Governor general, federal science minister make quick trip to Nunavut
"Through such first-hand experiences, we can better understand the issues faced by Inuit communities and northern residents"
(Updated, 4:15 p.m.)
On their brief, 36-hour visit to Nunavut over this past weekend, Governor General Julie Payette, Dr. Mona Nemer, Canada’s chief science advisor, and Kirsty Duncan, federal minister of science and sport, were on a mission.
That, according to a release from Payette’s office, was to see how the Arctic is warming up “a lot faster than the southern latitudes.”
But they also heard about the many social issues that face Nunavut communities, like Pangnirtung, the sole community stop on the trip.
In Pangnirtung, the three were welcomed at the community’s airport by a handful of people late on Thursday afternoon.
Mayor Stevie Komoartok, along with councillor Markus Wilcke, who spoke up earlier this year about Pangnirtung’s ongoing struggle with suicide and alcohol-related violence, were among those there to greet Payette, who also later attended a feast attended by about 60 people.
— GGJuliePayette (@GGJuliePayette) August 31, 2018
Among the issues raised by councillors during their meeting with Payette: the high rate of suicide, especially among youth, the need for a healing centre, high rates of poverty and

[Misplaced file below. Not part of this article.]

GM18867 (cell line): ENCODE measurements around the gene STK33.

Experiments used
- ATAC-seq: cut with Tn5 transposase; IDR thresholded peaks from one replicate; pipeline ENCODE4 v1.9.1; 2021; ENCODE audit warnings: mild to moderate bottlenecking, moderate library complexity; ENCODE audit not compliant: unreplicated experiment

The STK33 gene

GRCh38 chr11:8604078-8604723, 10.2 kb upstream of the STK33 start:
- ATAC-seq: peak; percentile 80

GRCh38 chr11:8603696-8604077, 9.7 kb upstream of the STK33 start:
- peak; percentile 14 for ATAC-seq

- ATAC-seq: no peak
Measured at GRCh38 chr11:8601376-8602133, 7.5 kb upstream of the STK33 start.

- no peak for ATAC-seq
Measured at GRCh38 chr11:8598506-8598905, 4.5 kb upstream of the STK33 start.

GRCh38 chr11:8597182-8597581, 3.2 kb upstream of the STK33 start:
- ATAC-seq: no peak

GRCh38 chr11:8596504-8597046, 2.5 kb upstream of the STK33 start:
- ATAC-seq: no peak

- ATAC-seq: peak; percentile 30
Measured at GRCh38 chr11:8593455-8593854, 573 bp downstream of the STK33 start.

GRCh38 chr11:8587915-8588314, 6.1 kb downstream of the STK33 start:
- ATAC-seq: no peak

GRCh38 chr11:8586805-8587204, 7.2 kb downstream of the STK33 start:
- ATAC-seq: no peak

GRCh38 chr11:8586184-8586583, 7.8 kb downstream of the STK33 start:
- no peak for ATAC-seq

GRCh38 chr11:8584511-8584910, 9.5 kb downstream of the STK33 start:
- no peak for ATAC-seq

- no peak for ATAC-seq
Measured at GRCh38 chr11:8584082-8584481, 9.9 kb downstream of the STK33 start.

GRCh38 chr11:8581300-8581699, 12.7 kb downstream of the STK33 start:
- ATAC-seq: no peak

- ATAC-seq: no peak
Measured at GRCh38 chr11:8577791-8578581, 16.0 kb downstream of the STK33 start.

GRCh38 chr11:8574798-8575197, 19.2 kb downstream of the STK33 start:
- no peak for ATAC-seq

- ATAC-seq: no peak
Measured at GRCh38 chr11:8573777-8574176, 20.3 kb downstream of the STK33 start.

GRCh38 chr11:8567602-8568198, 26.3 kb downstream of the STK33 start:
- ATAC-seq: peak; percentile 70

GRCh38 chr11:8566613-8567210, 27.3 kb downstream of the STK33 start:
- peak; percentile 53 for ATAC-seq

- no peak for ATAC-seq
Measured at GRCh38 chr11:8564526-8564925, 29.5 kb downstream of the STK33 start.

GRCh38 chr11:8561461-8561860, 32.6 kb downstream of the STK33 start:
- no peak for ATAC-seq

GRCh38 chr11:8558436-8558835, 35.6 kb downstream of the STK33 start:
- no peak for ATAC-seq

unemployment; food insecurity, the tuberculosis epidemic, poor education and the challenges for graduates to obtain a post-secondary education, the Hamlet of Pangnirtung said in a Sept. 4 release.
Payette said these issues are both complex and interrelated, “which requires addressing issues such as housing, poverty and TB together,” its release said.
Komoartok said Pangnirtung’s council would welcome an opportunity to create a group which could work more closely with federal government to find solutions to the many social, health, environmental and economic issues which Pangnirtung and all Arctic communities face.
“Such a team between Pangnirtung and Ottawa could be a model for the Arctic,” Komoartok said.
After the visit to Pangnirtung, Payette, Nemer and Duncan hopped on board the Amundsen, the Canadian Coast Guard’s research icebreaker, for a glimpse of Arctic research.
“Through such first-hand experiences, we can better understand the issues faced by Inuit communities and northern residents, and we will continue encouraging stronger partnerships that help bridge the gap between Indigenous knowledge and research,” Duncan said in a release after her return to Ottawa.
Their visit to the Amundsen, whose Quebec-based research organization, ArcticNet, is celebrating its 15 anniversary this year, was meant to “underscore the importance of scientific study and data collection in understanding Arctic issues and trends,” according to the release.
Duncan said they also wanted “to highlight collaboration by recognizing the knowledge of Inuit and northerners who are at the forefront of the changes taking place in the Arctic.”
On their short voyage, they participated in some marine-based research outside Qikiqtarjuaq on an ice island, where Payette helped out with hands-on ice sampling.
— GGJuliePayette (@GGJuliePayette) September 2, 2018
The visit wrapped up on Saturday.
Payette previously came to Nunavut last April, to Iqaluit, where she participated in Toonik Tyme and accepted the role of “Honorary Toonik” during the spring festival’s opening ceremony.